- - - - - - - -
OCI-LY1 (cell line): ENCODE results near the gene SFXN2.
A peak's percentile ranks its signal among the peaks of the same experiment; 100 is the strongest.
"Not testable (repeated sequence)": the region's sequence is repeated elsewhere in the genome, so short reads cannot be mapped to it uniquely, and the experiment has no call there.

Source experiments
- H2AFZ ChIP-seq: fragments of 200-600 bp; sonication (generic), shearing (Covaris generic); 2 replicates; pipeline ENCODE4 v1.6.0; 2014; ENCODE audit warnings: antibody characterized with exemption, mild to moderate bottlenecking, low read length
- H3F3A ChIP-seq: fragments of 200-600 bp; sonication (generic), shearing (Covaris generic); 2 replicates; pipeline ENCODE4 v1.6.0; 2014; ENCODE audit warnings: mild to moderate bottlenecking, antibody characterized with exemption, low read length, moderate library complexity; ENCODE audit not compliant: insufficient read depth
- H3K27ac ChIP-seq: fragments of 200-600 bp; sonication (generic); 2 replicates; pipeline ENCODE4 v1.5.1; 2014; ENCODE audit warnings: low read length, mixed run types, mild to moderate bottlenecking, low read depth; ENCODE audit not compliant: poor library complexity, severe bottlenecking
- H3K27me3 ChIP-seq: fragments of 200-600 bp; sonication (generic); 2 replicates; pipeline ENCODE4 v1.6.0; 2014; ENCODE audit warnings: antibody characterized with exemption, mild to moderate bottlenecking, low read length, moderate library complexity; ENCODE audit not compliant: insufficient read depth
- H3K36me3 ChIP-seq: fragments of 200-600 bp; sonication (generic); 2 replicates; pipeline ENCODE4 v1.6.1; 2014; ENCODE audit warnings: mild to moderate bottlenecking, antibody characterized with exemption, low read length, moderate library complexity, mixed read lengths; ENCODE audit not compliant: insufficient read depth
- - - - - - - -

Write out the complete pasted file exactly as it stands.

OCI-LY1 (cell line): ENCODE results near the gene SFXN2.
A peak's percentile ranks its signal among the peaks of the same experiment; 100 is the strongest.
"Not testable (repeated sequence)": the region's sequence is repeated elsewhere in the genome, so short reads cannot be mapped to it uniquely, and the experiment has no call there.

Source experiments
- H2AFZ ChIP-seq: fragments of 200-600 bp; sonication (generic), shearing (Covaris generic); 2 replicates; pipeline ENCODE4 v1.6.0; 2014; ENCODE audit warnings: antibody characterized with exemption, mild to moderate bottlenecking, low read length
- H3F3A ChIP-seq: fragments of 200-600 bp; sonication (generic), shearing (Covaris generic); 2 replicates; pipeline ENCODE4 v1.6.0; 2014; ENCODE audit warnings: mild to moderate bottlenecking, antibody characterized with exemption, low read length, moderate library complexity; ENCODE audit not compliant: insufficient read depth
- H3K27ac ChIP-seq: fragments of 200-600 bp; sonication (generic); 2 replicates; pipeline ENCODE4 v1.5.1; 2014; ENCODE audit warnings: low read length, mixed run types, mild to moderate bottlenecking, low read depth; ENCODE audit not compliant: poor library complexity, severe bottlenecking
- H3K27me3 ChIP-seq: fragments of 200-600 bp; sonication (generic); 2 replicates; pipeline ENCODE4 v1.6.0; 2014; ENCODE audit warnings: antibody characterized with exemption, mild to moderate bottlenecking, low read length, moderate library complexity; ENCODE audit not compliant: insufficient read depth
- H3K36me3 ChIP-seq: fragments of 200-600 bp; sonication (generic); 2 replicates; pipeline ENCODE4 v1.6.1; 2014; ENCODE audit warnings: mild to moderate bottlenecking, antibody characterized with exemption, low read length, moderate library complexity, mixed read lengths; ENCODE audit not compliant: insufficient read depth